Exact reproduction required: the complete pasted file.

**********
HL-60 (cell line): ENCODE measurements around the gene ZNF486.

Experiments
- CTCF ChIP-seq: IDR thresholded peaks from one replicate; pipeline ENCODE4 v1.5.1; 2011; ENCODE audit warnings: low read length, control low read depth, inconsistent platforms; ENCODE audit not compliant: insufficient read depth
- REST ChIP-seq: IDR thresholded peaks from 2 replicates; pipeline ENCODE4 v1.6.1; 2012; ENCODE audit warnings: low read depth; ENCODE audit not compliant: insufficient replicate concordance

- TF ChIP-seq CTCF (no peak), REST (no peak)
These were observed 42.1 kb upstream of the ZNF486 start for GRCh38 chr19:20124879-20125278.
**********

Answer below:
HL-60 (cell line): ENCODE measurements around the gene ZNF486.

Experiments
- CTCF ChIP-seq: IDR thresholded peaks from one replicate; pipeline ENCODE4 v1.5.1; 2011; ENCODE audit warnings: low read length, control low read depth, inconsistent platforms; ENCODE audit not compliant: insufficient read depth
- REST ChIP-seq: IDR thresholded peaks from 2 replicates; pipeline ENCODE4 v1.6.1; 2012; ENCODE audit warnings: low read depth; ENCODE audit not compliant: insufficient replicate concordance

- TF ChIP-seq CTCF (no peak), REST (no peak)
These were observed 42.1 kb upstream of the ZNF486 start for GRCh38 chr19:20124879-20125278.